“Before the Eye of the World”: Authorial Self-Construction in Poe’s Creative and Critical Canon

No Thumbnail Available
Verret, Laura
Journal Title
Journal ISSN
Volume Title
Middle Tennessee State University
A skilled linguist from an early age, the young Edgar Allan Poe (1809 – 1849) believed himself to be a poet of great genius destined to engage in literary taste-making within the American literary establishment. His earliest attempts at publication, however, reaped little attention from that establishment, which preferred to consolidate its power through an exclusionary clique system that promoted its favorite authors at the expense of superior but lesser-connected artists. In 1831, Poe, recognizing his own disadvantaged position within this system, adapted his strategy for achieving a literary career within his era’s establishment and began to focus on reforming that establishment while carving out a place for himself within its ranks as a means of gaining audience for his poetry. This thesis examines Poe’s positioning of himself in relation to his era’s literary establishment, focusing particularly on how his professional and personal interactions with that establishment’s literati impacted the trajectory of his career and the subject matter of his canon. Pursuant on this theme, the thesis employs a historical-biographical lens to analyze selections from Poe’s Poems (1831), critical essays, book reviews, New York “Literati” sketches, and late revenge tales as a means of contextualizing Poe’s work and author-figure within his own print culture. Ultimately, this thesis argues that Poe employed his creative and critical works not only to carve out a position for himself and his works within the American literary establishment of the 1830s-1840s by placing himself “before the eye of the world,” but also to channel and transmute his affective responses to the repeated rejections, resistance, and retaliation he experienced at that establishment’s hands.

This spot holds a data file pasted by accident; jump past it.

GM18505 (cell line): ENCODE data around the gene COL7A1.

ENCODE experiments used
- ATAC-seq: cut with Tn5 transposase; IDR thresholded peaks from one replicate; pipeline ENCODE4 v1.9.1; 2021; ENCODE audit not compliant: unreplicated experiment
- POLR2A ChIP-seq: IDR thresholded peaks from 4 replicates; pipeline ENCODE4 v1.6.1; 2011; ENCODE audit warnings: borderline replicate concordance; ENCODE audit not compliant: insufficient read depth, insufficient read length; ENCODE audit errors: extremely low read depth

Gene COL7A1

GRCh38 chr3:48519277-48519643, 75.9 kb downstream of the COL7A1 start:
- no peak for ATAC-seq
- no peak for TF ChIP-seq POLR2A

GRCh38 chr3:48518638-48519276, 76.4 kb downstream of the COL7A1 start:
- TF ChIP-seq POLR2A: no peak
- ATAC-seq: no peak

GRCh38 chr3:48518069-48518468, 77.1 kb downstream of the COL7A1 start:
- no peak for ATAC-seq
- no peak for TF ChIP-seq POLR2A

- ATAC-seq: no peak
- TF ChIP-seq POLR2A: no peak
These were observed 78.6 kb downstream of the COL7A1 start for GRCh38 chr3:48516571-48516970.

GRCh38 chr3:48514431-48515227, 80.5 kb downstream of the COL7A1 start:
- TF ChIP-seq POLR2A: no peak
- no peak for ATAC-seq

Author Studies, Edgar Allan Poe, Literary Salons, Poetry, The Cask of Amontillado, The Raven, American literature, Literature